In the early 1990s, after I'd been a wildlife rehabber for several years, I started working on my ill-fated Ph.D. program, under one of my heroes, Dr. Gary Duke, founder of the Raptor Center. One old For the Birds program explains why I was puzzled about nighthawks, and how that led to my going back to grad school. Here's the updated transcript:
When most people ask me about birds, they first apologize, believing I'll think their questions are stupid. But the stupidest question I ever came up with turned out to have a pretty interesting answer.The day I got my first injured nighthawk to take care of, I discovered that he produced two completely different kinds of droppings. Most of the time, they were like normal bird droppings: brown fecal matter with white uric acid excreted from the kidneys. But once a day, he produced a yucky, smelly brown liquid that looked like diarrhea, which didn't jibe with anything I'd seen in other birds. I thought he had some sort of intestinal illness or injury, but after I'd cared for several nighthawks, I came to realize that the two different droppings types are typical of the species. I was curious about it, but somehow the issue of droppings didn't seem like a fitting topic for investigation.
But the more I handled these handsome and gentle-spirited birds, the more I wanted to learn about them, and it slowly dawned on me that nobody else knew anything about their unique digestion either. Injured nighthawks that can't feed by catching insects on the wing are difficult for people to keep alive in captivity because they must be hand-fed, many times a day, so it was hard to find anyone who had observed what I saw. I wrote to one scientist who had raised nighthawks in captivity after learning that Poor-wills hibernate. Joe T. Marshall wanted to know if he could induce hibernation in nighthawks. When I asked him about their droppings, though, he said he never noticed, and suggested, accurately if a little oddly, that perhaps I noticed because I had children in diapers.Then I decided I was approaching the question from the wrong direction, and I started reading general ornithology textbook chapters about bird digestion. That's when I learned that "some" birds have structures called caeca. Just in case your memory of general biology is no better than mine, the caeca are a pair of intestinal offshoots branching out where the small intestine meets the large. In humans, the appendix occurs at the site of our caeca. Ostriches, chickens, Ruffed Grouse, and some other birds have very well-developed caeca. The descriptions of a chicken's caecal droppings matched exactly what I saw in my nighthawks.So what I first needed to confirm was whether nighthawks also have well-developed caeca, which seemed like the kind of basic question I could surely find an answer to somewhere. But none of my textbooks or reference works on birds, or specifically about nighthawks, had any itemization of whether they have caeca. Finally, I went to the UMD library and found a book by Beddard published in 1898, titled The Structure and Classification of Birds.It turns out that early ornithologists used the caeca as one of the primary pieces of evidence in establishing the taxonomic order of birds, much of which is still accepted today. This now-122-year-old book explained that the reason ornithologists originally concluded that owls aren't related to hawks and falcons is that owls have large caeca while other birds of prey have none at all.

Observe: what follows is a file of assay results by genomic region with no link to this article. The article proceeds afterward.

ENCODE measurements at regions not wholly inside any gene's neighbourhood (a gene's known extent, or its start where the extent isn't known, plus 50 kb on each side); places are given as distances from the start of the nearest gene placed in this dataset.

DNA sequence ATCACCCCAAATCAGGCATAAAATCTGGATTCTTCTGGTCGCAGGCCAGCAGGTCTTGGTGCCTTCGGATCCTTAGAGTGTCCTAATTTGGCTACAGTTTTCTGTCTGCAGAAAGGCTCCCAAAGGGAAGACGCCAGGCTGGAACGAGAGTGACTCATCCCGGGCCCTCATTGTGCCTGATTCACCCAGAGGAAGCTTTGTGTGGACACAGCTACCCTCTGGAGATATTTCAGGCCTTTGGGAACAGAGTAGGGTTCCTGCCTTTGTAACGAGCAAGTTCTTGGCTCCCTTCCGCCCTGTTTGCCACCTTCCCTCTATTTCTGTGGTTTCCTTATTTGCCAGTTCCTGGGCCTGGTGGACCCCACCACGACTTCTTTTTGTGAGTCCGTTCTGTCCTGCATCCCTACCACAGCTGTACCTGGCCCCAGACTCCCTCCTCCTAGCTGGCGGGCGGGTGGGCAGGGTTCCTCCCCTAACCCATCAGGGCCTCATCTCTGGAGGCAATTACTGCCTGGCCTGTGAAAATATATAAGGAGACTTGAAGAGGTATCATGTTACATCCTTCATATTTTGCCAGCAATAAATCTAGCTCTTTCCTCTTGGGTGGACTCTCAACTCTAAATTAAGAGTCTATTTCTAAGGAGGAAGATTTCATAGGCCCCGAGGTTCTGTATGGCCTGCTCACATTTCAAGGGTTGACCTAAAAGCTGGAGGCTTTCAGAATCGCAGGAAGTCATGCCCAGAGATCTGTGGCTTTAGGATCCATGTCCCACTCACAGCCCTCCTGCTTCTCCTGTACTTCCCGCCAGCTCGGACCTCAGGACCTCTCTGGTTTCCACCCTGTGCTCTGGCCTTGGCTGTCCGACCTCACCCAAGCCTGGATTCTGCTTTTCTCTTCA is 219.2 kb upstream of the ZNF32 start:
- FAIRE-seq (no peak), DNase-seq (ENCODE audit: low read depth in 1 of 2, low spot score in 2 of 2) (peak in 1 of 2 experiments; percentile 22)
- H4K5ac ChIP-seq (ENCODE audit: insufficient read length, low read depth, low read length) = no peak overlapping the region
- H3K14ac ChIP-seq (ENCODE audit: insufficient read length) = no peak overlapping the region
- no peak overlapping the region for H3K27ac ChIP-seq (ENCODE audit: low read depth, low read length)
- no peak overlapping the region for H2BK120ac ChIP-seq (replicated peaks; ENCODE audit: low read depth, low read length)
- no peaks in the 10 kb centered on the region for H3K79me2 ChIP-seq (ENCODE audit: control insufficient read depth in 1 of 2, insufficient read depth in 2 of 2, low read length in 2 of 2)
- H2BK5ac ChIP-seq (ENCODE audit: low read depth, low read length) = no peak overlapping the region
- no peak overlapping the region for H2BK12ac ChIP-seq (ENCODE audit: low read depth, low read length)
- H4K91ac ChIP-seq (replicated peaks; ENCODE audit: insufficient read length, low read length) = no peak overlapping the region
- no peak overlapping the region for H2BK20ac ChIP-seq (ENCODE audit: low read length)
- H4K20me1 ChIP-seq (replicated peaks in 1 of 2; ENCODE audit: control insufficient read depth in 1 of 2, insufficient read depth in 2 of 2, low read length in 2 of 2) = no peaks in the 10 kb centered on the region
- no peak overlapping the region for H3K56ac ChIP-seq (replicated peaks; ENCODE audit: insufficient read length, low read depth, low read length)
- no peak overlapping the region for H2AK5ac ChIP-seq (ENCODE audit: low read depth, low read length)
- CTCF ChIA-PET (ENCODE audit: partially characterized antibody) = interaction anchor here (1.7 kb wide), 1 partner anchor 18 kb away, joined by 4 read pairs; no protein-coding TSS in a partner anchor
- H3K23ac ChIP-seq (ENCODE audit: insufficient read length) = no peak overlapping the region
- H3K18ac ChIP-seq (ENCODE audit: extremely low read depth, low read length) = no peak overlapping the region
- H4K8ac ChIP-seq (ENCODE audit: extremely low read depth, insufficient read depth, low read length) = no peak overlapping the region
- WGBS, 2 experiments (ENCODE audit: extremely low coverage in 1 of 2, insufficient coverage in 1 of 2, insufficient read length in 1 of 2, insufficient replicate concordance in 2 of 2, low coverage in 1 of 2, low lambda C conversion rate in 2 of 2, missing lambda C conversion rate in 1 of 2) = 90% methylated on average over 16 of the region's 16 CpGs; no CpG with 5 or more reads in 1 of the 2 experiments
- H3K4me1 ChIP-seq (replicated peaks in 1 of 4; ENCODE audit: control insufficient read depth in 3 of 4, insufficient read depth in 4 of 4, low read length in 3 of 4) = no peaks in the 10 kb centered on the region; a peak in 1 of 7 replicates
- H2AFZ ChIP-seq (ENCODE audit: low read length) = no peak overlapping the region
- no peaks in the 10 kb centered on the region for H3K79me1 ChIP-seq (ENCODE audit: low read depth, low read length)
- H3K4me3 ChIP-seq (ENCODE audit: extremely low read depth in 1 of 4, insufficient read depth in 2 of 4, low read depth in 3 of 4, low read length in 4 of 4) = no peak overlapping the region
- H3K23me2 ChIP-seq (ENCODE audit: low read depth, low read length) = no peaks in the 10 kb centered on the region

Although I had an intuitive sense of the relationship of owls to nighthawks because of their excellent nocturnal vision and soft, pencilled plumage, it turns out that internally these two groups are even more similar, sharing virtually identical digestive systems. Some ornithologists believe that owls were originally insect eaters that eventually adapted to taking bigger prey. So wondering about nighthawk droppings ended up leading me to the explanation of why nighthawks are illustrated near owls in field guides (though in 2020, based on DNA, they are no longer considered quite as closely related), as well as giving me some insight into the work ornithologists were doing a hundred years ago.
After confirming that nighthawks do indeed have caeca, my next question became why? In Ruffed Grouse, the caeca grow huge in late fall and early winter, as the birds eat more and more aspen buds. Their smelly caecal droppings are the result of bacteria that produce an enzyme, cellulase, that breaks down the cellulose in woody tissue, allowing the grouse to get nutrition from their winter diet. As they switch to insects and softer foods in spring, the caeca atrophy.
The diet of nighthawks is 100 percent insect, without a speck of cellulose to be found, but suddenly I realized that nighthawks do eat something equally indigestible, in the hard wing covers of beetles—chitin. I wondered if in fact the bacteria in nighthawk caeca produce chitinase to break that down. So I called one of the world authorities on bird digestion, Gary Duke at the University of Minnesota, and asked him.
Gary hadn't thought about it at all, but got excited by my simply framing the question, and right there on the phone, he asked me to figure out the answer with him as his Ph.D. student. I was going to be his first Ph.D. student ever to do all my research without sacrificing a single bird—we'd work out ways of figuring it all out without hurting anyone.
I had to work slowly, because my children were still little. We pretty much confirmed my guess, but also that nighthawk caeca also serve an osmoregulation function, but I wasn't close to finishing before Gary developed early Alzheimer's disease. I was heartbroken losing him, but not so very sad about my Ph.D. All I really wanted anyway was the answer to my stupid question about smelly nighthawk droppings.